Whilst England are not a big concern of mine, I like all our lads to do well on International duty. Of course it made me chuckle when England failed to qualify for Euro 2008, particuarly given that there wasn’t a single United player in the squad for England’s last crucial qualifying match, but I was of course disappointed for the likes of Rooney, Ferdinand, Brown, Hargreaves and Carrick who wouldn’t get football in the summer.
I think International duty is important for the players though, whichever country they reside from, with Rooney and Ferdinand who clearly love to represent the Three Lions. International friendlies fuck me off but I enjoy seeing our lads in action at the World Cup and European Championships.
Of all the United players who have represented their country at the highest level, Sir Bobby Charlton stands head and shoulders above them all, proving an inspiration to his country and owning the medal all players dream of as proof. It is for this reason I will take offence at Terry Venables‘ claim that Steven Gerrard is a ‘Bobby Charlton’!
Every manager would love to have a Bobby Charlton in their team. Fabio Capello and Rafa Benitez are lucky fellas because they both have that player. His name is Steven Gerrard. The Liverpool skipper is the modern-day equivalent of the Manchester United and England legend, especially when it comes to international duty. Just like Gerrard, Bobby was a match-winner who knew where the net was.
Sir Bobby Charlton won the World Cup in 1966, two years before leading United to European Cup glory. In the group stages, Charlton scored one of England’s four goals. In the semi-final, Charlton scored both of England’s goals in a 2-1 win over Portugal. In that World Cup, only six players scored more goals than him, including the likes of Eusébio and Beckenbaur.
Compare this with Gerrard, who along with Liverpool team mate Jamie Carragher and rentboy Frank Lampard, missed his penalty which would have helped England progress to the semi-finals at the last World Cup, and it’s laughable to put them in the same sentence. Match winner? For Liverpool, without doubt. For his country? Never, which is a surprise, given that Gerrard rates playing for England as more important than playing for his ‘beloved club’.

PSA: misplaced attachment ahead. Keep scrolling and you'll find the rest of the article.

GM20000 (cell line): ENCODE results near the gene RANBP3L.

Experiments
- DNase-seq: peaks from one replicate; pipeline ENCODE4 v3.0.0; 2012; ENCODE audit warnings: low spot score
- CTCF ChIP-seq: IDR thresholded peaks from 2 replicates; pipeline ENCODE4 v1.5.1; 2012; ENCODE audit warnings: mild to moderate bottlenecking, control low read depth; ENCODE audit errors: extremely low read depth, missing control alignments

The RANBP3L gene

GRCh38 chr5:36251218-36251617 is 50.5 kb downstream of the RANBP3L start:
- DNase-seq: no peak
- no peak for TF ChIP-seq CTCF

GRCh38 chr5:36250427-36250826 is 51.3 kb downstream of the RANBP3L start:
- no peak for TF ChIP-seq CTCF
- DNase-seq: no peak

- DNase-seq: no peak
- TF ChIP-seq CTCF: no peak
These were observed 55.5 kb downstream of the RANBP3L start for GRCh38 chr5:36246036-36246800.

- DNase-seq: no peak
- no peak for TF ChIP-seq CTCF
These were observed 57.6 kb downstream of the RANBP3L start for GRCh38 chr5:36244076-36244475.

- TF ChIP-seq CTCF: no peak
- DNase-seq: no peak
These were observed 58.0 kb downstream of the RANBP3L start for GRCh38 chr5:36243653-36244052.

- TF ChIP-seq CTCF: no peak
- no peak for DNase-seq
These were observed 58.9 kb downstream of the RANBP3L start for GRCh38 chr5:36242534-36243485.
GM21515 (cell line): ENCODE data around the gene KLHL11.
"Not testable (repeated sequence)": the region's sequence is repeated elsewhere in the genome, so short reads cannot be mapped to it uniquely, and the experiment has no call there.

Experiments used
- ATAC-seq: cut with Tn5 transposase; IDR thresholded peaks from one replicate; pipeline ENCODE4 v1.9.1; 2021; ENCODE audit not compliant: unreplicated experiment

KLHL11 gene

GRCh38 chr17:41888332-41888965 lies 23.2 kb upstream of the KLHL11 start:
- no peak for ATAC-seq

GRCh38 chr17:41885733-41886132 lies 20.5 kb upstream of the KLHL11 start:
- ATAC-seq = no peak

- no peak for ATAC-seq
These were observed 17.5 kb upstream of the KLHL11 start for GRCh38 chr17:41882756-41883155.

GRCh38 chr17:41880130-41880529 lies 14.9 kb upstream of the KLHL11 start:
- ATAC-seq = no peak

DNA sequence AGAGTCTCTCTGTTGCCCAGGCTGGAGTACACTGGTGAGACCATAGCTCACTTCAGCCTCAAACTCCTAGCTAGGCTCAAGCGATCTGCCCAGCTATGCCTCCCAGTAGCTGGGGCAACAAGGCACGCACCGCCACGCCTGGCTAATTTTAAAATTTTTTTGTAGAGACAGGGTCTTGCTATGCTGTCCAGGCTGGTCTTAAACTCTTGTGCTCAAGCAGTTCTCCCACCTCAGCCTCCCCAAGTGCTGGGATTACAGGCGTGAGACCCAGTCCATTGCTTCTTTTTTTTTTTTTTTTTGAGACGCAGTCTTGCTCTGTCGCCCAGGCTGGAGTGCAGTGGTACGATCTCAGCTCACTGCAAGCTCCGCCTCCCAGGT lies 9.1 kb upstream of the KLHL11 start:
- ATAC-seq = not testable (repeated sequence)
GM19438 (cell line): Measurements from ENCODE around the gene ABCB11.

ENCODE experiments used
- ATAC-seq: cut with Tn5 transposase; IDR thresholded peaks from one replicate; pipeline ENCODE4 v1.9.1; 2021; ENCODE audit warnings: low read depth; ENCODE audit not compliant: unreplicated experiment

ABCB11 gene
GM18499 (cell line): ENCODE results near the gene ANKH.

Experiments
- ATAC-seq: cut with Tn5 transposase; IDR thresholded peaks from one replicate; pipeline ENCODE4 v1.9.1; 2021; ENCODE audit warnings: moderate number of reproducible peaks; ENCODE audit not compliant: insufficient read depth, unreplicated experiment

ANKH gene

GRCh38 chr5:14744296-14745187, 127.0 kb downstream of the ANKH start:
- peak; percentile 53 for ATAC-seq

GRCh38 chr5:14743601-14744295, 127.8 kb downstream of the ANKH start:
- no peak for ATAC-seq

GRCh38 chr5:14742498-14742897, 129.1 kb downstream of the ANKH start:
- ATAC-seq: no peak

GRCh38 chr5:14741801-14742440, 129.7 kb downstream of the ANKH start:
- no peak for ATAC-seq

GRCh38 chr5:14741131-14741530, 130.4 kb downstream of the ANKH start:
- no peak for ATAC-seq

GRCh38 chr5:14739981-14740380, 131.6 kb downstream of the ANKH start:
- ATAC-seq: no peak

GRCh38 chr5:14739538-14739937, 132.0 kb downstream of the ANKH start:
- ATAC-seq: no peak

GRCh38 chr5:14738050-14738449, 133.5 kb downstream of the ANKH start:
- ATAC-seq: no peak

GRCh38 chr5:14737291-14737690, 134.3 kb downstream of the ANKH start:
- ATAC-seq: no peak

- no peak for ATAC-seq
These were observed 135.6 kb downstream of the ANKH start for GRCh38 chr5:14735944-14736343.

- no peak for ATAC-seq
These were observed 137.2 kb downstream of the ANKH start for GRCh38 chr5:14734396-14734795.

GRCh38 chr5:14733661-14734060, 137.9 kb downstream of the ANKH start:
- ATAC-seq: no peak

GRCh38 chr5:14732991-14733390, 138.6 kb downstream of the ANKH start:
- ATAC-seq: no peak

“When I join up with England, these games are bigger than Champions League games or league games,” he said. “You’re representing your country. If you go to a major tournament and play well or achieve something as a team it’s going to be a lot bigger than achieving something at your club.”
Still, in the seven games Gerrard has captained England, they have lost on four occasions. In terms of deciding goals, the only match winning goal Gerrard has ever scored for England was during a friendly against Serbia Montenagro in 2003. Playing alongside Frank Lampard for England, he, like most other players in the team, was entirely anonymous in the lead up to England’s failure to qualify for Euro 2008. That’s not me singling Gerrard out for his distinctly average displays, rather contesting the idea that he could be called a ‘match-winner’ when he blended in with the nothing performers around him. In any competition he is been a part of with England, he has failed to score outside the Group Stages.
Sir Bobby Charlton scored 49 goals from 106 appearances for England, the highest ever scorer for this country, whilst Gerrard is currently on 14 goals from 70 appearances. When Bobby was Gerrard’s age, he’d already scored 35 goals!
Liverpool would be well and truly fucked with Gerrard but for England, you probably wouldn’t even notice he was missing. In contrast, Charlton was a shining light for both club and country and it would take a truly special player to earn a genuine comparison with him.
To mark the anniversary of United winning the Treble with a team that had academy products at the core, Made in Manchester is available for just £3 for today only. Some of the best football writers take a player each, from Sir Bobby Charlton to Ryan Giggs, George Best to David Beckham, Duncan Edwards to Paul Scholes, and many more, with 30 articles in total. All profit goes to Trafford Macmillan so please support this fantastic cause.